The Book of Matthew

Thursday: The Resurrection

Matthew 7:28-29 In this week’s lessons, we conclude our study of the Sermon on the Mount by focusing on Jesus’ authority, seen in both His words and works.
The Resurrection

Look at the miracles any way you will. The miracles in the Gospels will stand the test of your scrutiny, if you are honest about them. Let any candid man read the life of Jesus with genuine attention and care, and he will soon acknowledge that the life presented there cannot have been imagined but must really have happened, that the teachings are real teachings, that the miracles are real miracles, and that the teachings set forth in the Gospels and the miracles that accompany them are inextricably interwoven. And, what is more, both of these reinforce Christ’s authority. On this point Reuben A. Torrey once wrote, “If Jesus lived and walked substantially as the Gospels record, cleansing the lepers, opening the eyes of the blind, raising the dead, stilling the tempest with His word, feeding the 5000 with the five small loaves and the two small fishes, then He bears unmistakable credentials as a Teacher sent and endorsed by God.”1

These two things, the words of Christ and the works of Christ, are joined by Jesus Himself in a comment in John’s Gospel upon those who had both seen and heard Him and who yet had not believed: “If I had not come and spoken unto them, they had not had sin: but now they have no cloak for their sin… If I had not done among them the works which no other man did, they had not had sin: but now have they both seen and hated both me and my Father” (John 15:22, 24).

The final and in many ways the conclusive bulwark of the authority of Jesus Christ is His resurrection from the dead. At the time of the preaching of this Sermon, of course, Jesus had not yet died, let alone been raised from the dead. But we remember that He was ending His Sermon with an encouragement for His hearers to keep on as His disciples until they came to that point. And, whatever the case may have been for them, for us the resurrection is paramount. Did Jesus rise from the dead? If He did, then His authority is established. His teaching is established. His deity is established. And Christianity rests upon an impregnable foundation.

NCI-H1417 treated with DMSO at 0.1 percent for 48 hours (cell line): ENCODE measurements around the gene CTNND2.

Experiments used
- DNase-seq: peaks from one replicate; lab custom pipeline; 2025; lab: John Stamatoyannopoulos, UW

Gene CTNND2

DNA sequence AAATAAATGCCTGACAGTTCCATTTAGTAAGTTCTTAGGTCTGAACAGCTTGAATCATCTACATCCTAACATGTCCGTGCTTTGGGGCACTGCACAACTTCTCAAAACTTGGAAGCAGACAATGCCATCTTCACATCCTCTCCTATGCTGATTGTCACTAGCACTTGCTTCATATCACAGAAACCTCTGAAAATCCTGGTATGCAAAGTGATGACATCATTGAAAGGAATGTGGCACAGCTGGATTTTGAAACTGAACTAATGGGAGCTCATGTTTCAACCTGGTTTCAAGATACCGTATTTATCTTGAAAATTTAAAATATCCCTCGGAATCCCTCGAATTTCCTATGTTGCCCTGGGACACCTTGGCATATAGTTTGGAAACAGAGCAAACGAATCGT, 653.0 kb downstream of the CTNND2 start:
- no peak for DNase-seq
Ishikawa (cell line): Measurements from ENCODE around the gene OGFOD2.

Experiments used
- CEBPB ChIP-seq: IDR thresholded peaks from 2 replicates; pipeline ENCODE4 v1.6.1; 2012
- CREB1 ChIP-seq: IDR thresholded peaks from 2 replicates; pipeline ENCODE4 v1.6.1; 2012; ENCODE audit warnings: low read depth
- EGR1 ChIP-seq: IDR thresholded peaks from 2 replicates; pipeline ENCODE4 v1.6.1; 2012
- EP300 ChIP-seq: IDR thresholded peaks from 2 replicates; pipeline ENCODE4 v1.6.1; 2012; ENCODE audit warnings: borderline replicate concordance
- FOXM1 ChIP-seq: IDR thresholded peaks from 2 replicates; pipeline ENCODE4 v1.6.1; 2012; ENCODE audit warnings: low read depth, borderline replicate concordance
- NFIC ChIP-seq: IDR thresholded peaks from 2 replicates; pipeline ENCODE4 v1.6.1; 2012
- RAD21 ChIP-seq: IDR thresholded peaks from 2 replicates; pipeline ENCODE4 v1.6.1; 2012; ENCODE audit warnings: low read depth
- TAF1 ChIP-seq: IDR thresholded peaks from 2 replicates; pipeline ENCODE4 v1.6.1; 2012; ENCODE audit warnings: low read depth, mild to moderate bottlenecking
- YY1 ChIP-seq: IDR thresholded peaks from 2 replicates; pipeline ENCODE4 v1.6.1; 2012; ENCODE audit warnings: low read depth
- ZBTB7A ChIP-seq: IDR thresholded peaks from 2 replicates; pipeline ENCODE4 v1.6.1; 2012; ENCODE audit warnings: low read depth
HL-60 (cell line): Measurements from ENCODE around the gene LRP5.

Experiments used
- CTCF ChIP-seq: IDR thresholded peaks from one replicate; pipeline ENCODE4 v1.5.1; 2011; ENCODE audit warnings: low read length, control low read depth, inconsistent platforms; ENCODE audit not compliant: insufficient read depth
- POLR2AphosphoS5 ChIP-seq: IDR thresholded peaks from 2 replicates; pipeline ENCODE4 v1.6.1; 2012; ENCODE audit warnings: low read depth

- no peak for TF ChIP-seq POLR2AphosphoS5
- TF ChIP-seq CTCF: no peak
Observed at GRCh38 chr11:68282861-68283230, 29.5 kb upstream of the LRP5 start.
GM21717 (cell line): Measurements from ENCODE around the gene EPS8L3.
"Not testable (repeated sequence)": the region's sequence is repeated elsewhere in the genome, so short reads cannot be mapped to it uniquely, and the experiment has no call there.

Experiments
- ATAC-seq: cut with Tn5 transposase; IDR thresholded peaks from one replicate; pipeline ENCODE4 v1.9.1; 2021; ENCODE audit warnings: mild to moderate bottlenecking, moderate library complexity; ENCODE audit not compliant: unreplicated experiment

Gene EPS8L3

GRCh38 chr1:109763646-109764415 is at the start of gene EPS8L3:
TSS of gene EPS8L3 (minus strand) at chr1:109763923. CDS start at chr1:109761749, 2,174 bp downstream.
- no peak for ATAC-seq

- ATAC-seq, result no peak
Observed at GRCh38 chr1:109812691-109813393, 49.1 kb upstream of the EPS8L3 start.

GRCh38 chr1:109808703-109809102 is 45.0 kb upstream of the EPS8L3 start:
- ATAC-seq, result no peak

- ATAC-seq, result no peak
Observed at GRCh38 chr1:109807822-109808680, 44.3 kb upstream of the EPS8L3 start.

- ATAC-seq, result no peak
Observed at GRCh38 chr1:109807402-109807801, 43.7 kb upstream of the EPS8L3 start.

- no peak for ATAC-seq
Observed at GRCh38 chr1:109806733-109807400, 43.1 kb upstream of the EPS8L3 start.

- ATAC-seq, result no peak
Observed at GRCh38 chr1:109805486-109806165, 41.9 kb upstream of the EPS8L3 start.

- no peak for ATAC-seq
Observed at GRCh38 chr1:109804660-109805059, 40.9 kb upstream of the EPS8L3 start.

Did Jesus rise from the dead? It is an assertion demanding a Yes from every true believer and every honest historian. There are literally volumes of evidence for it. In the first place, there is the evidence of the sepulchre. This was found empty. The fact that it was empty is best proved by all lack of evidence that it was not. If it had not been empty, the Pharisees would have been quick to have shown the body in order to have refuted the early preaching of the apostles. The same is true also for the Roman authorities, for had they been in a position to have produced the body, they too would have done so. If the disciples had stolen it, which was the first explanation of the Jewish authorities, they would have hardly been willing to die (as they later did) for what they knew to be a fraud. In the absence of any evidence to the contrary, it is only a sober act of small faith to accept the biblical explanation.

1Reuben A. Torrey, The Bible and Its Christ (New York, NY: Revell, 1906), 12.

Study Questions
  1. What work provides the greatest foundation piece of Jesus’ authority? What does this work establish?
  2. What is the first piece of evidence for Jesus’ resurrection?

Application: What are the implications for the Christian faith, the character of God, and believers, if the miracles recorded in the Bible are not true?

Key Point: Did Jesus rise from the dead? If He did, then His authority is established. His teaching is established. His deity is established. And Christianity rests upon an impregnable foundation.

For Further Study: Download for free and listen to Philip Ryken’s message, “All Authority and Power.” (Discount will be applied at checkout.)

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